This summer I spent one month in South Africa completing a planning study in McGregor, a small town roughly two hours from Cape Town. (See it on Google Maps)
This post summarizes the contents of our report, which we presented today to students and faculty in the Department of Urban Studies and Planning at the University of Maryland.
The research was conducted by a team comprised of myself, Jocelyn Harris, and Brooke Taylor from University of Maryland, Matt Monroe from Rutgers University, and Iris Patten from the University of Florida. Our faculty advisor Prof. Sidney Brower. The report contains a survey of the housing and economic conditions of McGregor, and proposals for how community members might address problems in these areas. Like many towns and cities in South Africa, many residents of McGregor are living in substandard housing. We argue the solution to this problem must include not only well-designed new government housing, but also strategies to address the underlying cause: the social and economic inequality that exists in the town. The report is divided into four parts. We conducted extensive research with young residents of the town who have been working with the South Africa Heritage Resources Agency to document the town’s heritage.
Team members talking with local residents during the planning process:
Part One contains a summary of the system of local governance, population, private sector groups, and previous plans for McGregor. It also includes a summary of the broader provincial and national policy context for housing production. Proposals to adopt design review for new buildings and subdivision zoning to maintain the historical character have been adopted, however proposals to provide assistance to low income residents to maintain their homes have not been enacted. I described the country’s national housing policies last summer in a post titled “Government-Built Sprawl.”
Part Two contains a summary of the existing housing in McGregor. The town contains a collection of distinctive thatch-roofed cottages. Combined with the natural setting, the architecture has made the town highly desirable for vacationers who stay at several small inns, vacationers who have purchased or build vacation homes in the town, and retirees who have chosen to reside there. However, housing in the colored community, who make up the majority of the population, is generally substandard.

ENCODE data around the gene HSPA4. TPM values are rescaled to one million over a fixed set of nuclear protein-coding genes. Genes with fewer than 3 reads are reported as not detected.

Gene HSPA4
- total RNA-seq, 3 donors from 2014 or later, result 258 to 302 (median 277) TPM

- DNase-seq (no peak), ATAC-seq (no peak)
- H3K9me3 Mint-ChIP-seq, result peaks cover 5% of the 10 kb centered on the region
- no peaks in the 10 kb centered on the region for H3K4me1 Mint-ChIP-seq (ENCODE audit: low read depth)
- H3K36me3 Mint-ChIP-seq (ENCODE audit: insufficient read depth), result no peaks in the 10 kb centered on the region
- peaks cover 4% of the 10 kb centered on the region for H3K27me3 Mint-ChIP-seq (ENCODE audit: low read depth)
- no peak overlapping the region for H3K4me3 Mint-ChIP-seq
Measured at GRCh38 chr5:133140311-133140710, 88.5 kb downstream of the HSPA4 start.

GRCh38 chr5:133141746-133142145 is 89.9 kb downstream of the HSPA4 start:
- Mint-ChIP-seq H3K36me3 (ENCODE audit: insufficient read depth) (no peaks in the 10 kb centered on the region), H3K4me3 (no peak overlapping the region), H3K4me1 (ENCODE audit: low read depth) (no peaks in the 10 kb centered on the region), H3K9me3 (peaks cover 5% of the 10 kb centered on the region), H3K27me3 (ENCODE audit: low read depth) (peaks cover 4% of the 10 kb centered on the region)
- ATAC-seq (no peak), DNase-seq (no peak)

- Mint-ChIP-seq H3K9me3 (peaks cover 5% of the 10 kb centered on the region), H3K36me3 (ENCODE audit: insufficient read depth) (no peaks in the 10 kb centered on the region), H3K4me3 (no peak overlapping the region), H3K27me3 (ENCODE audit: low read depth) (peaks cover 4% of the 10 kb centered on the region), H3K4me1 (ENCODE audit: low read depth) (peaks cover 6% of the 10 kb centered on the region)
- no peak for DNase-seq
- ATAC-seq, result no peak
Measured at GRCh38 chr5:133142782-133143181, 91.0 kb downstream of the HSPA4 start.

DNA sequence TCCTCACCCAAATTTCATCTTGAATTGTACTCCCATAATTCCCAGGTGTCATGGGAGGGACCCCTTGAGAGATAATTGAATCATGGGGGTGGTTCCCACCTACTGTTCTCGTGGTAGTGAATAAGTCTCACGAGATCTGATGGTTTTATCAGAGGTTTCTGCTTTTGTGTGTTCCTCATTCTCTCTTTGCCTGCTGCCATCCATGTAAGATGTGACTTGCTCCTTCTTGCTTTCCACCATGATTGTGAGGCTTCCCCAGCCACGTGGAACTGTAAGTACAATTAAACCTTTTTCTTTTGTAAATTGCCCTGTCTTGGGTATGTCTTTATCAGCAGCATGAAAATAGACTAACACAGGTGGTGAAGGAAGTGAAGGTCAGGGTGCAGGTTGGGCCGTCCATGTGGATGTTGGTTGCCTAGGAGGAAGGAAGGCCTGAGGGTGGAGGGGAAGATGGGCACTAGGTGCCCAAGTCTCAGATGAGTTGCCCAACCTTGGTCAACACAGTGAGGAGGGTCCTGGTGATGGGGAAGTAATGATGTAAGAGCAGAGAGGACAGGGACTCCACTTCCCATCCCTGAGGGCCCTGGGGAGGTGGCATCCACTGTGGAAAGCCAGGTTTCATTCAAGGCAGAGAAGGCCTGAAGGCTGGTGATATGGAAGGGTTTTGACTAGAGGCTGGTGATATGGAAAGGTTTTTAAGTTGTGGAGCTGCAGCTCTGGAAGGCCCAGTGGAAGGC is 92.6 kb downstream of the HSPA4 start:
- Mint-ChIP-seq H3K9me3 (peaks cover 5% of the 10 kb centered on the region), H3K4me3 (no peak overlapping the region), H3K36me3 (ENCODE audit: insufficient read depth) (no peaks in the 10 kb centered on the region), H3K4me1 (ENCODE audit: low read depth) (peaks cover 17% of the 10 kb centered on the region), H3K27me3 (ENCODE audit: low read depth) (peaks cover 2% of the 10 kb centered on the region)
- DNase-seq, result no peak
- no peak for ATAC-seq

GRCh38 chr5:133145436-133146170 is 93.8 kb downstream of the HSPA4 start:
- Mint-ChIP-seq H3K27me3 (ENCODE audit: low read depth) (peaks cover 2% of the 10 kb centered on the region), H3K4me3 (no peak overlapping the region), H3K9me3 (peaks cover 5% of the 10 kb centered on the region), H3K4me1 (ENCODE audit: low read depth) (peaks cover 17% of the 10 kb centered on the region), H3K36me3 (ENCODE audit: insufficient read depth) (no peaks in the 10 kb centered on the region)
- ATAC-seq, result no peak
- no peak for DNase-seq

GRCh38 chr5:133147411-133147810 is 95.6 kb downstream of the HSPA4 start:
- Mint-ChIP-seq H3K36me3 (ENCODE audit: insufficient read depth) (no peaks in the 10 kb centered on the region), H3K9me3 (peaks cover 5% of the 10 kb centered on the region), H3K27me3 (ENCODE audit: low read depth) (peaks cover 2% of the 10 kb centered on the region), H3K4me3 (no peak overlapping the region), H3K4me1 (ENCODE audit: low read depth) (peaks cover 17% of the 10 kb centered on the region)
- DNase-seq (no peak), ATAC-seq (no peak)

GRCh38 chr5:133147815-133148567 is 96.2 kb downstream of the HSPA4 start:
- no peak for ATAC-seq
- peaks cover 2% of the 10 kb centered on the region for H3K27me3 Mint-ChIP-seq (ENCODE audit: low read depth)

The wealthy upper town:
And lower town:
Part Three contains a discussion of new housing for the community. It contains an analysis of each potential site discussed for new housing including site plans obtained from the municipality, and a proposal for a site selection criteria and committee. It also includes a discussion of alternative designs for government housing and a proposal for a home renovation fund for the poor.
Lastly, Part Four contains a discussion of both the economy of McGregor and its region, and a consideration of the relationship between the economy and housing provision. The report argues a successful housing strategy must address the town’s poverty through diversification and policies that result in greater direct participation in the local economy.
While there are no easy answers to the problems the town is facing, we were inspired by the vision and dedication to self-improvement among town residents. Graced with world-class natural amenities and a unique building tradition, the town’s heritage itself is a rich resource. We hope the citizens are able to use our report to accommodate more equitable housing and economic opportunities for all residents.
The project team and McGregor heritage workers.